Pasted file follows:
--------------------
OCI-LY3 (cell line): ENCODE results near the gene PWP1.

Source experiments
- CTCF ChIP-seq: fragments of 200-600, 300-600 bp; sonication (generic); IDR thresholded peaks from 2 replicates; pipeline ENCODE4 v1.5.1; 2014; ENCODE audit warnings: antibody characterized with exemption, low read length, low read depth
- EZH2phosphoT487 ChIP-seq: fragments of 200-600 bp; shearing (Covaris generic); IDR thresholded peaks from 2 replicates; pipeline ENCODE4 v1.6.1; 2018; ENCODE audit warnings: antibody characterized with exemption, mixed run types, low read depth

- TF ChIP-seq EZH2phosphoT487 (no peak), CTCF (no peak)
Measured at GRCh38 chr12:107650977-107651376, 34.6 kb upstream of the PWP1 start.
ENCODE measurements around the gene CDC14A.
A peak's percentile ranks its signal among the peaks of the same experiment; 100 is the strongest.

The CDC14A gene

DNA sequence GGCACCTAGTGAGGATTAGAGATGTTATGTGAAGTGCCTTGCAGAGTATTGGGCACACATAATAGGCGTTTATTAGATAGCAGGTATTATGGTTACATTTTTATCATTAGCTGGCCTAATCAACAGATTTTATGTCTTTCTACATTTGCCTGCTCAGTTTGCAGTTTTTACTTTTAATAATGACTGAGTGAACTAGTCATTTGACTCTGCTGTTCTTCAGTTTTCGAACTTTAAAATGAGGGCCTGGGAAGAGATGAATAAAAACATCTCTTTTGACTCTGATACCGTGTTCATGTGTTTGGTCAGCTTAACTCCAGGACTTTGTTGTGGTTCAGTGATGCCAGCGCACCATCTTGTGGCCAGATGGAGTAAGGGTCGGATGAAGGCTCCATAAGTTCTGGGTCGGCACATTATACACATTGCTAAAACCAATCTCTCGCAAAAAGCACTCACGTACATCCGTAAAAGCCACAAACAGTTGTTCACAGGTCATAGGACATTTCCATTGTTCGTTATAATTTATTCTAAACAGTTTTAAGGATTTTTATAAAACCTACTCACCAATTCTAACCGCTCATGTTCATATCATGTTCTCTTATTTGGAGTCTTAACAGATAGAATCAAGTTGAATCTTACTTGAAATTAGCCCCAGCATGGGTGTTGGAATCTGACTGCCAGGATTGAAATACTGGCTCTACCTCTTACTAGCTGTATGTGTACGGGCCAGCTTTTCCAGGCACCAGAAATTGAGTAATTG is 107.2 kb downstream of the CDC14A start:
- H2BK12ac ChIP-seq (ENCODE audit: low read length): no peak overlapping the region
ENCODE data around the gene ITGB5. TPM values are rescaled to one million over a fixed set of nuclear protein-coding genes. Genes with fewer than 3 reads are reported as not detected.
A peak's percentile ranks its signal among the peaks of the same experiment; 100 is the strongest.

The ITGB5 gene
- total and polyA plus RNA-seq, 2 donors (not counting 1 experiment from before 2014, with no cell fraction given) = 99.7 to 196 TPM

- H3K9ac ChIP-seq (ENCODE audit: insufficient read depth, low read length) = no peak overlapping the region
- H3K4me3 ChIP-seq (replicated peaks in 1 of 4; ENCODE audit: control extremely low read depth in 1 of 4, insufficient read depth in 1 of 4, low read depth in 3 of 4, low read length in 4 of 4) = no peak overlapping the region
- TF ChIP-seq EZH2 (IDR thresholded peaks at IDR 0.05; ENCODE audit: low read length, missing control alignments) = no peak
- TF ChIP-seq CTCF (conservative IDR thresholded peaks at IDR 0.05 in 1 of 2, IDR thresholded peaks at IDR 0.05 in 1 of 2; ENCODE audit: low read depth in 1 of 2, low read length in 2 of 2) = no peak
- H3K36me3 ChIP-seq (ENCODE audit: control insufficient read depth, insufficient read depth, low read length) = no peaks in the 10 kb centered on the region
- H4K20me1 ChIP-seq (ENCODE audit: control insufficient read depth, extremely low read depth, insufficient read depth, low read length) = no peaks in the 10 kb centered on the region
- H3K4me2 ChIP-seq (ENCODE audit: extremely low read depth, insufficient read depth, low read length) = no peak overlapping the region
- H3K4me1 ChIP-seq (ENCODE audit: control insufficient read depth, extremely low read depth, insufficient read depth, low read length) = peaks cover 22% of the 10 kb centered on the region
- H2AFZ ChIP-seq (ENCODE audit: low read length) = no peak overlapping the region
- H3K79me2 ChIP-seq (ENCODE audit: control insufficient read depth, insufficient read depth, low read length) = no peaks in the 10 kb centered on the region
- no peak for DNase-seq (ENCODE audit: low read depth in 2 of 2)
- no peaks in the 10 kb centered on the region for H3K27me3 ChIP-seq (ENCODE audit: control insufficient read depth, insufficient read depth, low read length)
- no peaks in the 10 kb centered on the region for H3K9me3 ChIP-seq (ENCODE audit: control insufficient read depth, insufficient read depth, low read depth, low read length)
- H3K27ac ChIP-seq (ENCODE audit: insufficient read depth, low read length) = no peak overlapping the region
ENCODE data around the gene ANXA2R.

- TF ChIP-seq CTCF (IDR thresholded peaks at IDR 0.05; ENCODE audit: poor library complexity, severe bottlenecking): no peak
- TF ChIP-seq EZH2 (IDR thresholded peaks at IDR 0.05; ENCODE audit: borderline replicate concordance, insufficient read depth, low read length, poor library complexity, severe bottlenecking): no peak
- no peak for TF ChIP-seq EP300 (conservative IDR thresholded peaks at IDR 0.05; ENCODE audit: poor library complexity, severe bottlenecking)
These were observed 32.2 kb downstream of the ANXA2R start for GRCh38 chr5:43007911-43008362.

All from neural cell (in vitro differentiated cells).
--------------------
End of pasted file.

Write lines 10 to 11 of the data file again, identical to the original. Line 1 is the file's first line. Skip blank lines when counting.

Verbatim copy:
DNA sequence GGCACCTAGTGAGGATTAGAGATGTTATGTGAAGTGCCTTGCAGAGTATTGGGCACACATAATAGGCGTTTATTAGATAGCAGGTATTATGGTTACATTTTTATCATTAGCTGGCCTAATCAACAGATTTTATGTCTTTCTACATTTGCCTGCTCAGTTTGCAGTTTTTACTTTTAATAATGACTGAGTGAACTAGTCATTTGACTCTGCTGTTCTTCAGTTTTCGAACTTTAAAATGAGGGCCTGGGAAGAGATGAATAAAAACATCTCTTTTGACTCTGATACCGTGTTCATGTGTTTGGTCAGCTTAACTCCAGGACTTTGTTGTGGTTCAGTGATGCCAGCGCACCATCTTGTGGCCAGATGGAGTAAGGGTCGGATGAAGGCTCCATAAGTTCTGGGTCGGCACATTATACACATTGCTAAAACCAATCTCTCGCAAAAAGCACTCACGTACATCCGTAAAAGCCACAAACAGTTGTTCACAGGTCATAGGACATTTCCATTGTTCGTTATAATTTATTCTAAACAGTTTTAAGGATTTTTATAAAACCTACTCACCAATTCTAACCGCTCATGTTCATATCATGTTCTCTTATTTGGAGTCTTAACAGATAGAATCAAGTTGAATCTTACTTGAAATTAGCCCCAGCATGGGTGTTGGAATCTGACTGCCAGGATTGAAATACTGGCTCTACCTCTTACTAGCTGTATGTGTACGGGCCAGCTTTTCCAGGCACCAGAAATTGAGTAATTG is 107.2 kb downstream of the CDC14A start:
- H2BK12ac ChIP-seq (ENCODE audit: low read length): no peak overlapping the region